Christopher Isherwood Quotes (displaying: 1 - 30 of 96 quotes)
He crosses the front room, which he calls his study, and comes down the staircase. The stairs turn a corner; they are narrow and steep. You can touch both handrails with your elbows, and you have to bend your head, even if, like George, you are only five eight. This is a tightly planned little house. He often feels protected by its smallness; there is hardly room enough here to feel lonely. Nevertheless.
The living room is dark and low-ceilinged, with bookshelves all along the wall opposite the windows. These books have not made George nobler or better or more truly wise. It is just that he likes listening to their voices, the one or the other, according to his mood. He misuses them quite ruthlessly - despite the respectful way he has to talk about them in public - to put him to sleep, to take his mind off the hands of the clock, to relax the nagging of his pyloric spasm, to gossip him out of his melancholy, to trigger the conditioned reflexes of his colon.
Just suppose that the dead do revisit the living. That something approximately to be described as Jim can return to see how George is making out. Would this be at all satisfactory? Would it even be worthwhile? At best, surely, it would be like the brief visit of an observer from another country who is permitted to peep in for a moment from the vast outdoors of his freedom and see, at a distance, through glass, this figure who sits solitary at the small table in the narrow room, eating his poached eggs humbly and dully, a prisoner for life.
The talk of pale, burning-eyed students, anarchists and utopians all, over tea and cigarettes in a locked room long past midnight, is next morning translated, with the literalness of utter innocence, into the throwing of the bomb, the shouting of the proud slogan, the dragging away of the young dreamer-doer, still smiling, to the dungeon and the firing squad.
Sometimes Arthur talked about his childhood. As a boy he was delicate and had never been sent to school. An only son, he lived alone with his widowed mother, whom me adored. Together they studied literature and art; together they visted Paris, Baden-Baden, Rome, moving always in the best society, from Schloss to chteau, from chteau to palace, gentle, charming, appreciative; in a state of perpeutal tender anxiety about each other's health.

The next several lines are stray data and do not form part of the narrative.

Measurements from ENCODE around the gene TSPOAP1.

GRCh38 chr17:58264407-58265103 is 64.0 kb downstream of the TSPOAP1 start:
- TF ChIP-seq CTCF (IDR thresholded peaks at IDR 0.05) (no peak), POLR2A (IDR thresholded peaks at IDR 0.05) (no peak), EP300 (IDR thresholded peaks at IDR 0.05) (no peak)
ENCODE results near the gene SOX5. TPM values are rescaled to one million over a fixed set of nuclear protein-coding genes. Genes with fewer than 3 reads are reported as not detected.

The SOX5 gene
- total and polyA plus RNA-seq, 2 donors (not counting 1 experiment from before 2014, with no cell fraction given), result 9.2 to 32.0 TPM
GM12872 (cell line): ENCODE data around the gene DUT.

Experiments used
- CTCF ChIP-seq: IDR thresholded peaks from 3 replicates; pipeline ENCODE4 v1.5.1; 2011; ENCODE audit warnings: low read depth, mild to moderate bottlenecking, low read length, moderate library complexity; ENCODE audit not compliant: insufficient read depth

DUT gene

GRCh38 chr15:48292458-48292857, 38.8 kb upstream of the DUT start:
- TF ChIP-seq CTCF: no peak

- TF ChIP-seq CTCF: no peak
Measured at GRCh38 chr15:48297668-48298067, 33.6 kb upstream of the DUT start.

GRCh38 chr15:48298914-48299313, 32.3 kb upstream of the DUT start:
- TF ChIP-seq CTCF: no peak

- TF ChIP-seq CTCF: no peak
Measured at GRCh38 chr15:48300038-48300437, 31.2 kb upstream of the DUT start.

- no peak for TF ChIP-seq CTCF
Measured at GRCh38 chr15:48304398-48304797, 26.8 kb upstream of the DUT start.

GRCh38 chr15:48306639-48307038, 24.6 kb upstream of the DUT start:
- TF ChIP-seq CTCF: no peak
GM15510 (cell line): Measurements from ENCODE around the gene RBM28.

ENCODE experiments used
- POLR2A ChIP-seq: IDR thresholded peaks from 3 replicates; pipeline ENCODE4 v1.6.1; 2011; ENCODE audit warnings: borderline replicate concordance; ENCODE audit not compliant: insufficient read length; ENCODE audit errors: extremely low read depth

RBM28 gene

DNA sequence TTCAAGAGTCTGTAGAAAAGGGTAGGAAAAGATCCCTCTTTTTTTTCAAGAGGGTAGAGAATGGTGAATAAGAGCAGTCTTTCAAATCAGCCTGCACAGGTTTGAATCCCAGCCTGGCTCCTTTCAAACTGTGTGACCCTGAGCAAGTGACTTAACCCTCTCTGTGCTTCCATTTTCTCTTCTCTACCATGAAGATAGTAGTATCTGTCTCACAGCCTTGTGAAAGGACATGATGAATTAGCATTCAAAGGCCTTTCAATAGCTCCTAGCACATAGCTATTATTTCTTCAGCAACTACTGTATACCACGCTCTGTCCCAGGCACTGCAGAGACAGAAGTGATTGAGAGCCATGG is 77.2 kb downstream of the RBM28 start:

The more I think about myself, the more I'm persuaded that, as a person, I really don't exist. That is one of the reasons why I can't believe in any orthodox religion: I cannot believe in my own soul. No, I am a chemical compound, conditioned by environment and education. My "character" is simply a repertoire of acquired tricks, my conversation a repertoire of adaptations and echoes, my "feelings" are dictated by purely physical, external stimuli.
He pictures the evening he might have spent, snugly at home, fixing the food he has bought, then lying down on the couch beside the bookcase and reading himself slowly sleepy. At first glance this is an absolutely convincing and charming scene of domestic contentment. Only after a few instants does George notice the omission that makes it meaningless. What is left out of the picture is Jim, lying opposite him at the other end of the couch, also reading; the two of them absorbed in their books yet so completely aware of each other's presence.
A veteran, calm and assured, he pauses for a well-measured moment in the doorway of the office and then, boldly, clearly, with the subtly modulated British intonation which his public demands of him, speaks his opening line, 'Good morning!'And the three secretaries - each of them a charming and accomplished actress in her own chosen style - recognise him instantly, without even a flicker of doubt, and reply 'Good morning' to him. (There is something religious here, like responses in church; a reaffirmation of faith in the basic American dogma, that it is, always, a Good Morning. Good, despite the Russians and their rockets, and all the ills and worries of the flesh. For of course we know, don't we, that the Russians and the worries are not real? They can be unsought and made to vanish. And therefore the morning can ve made to be good. Very well then, it is good.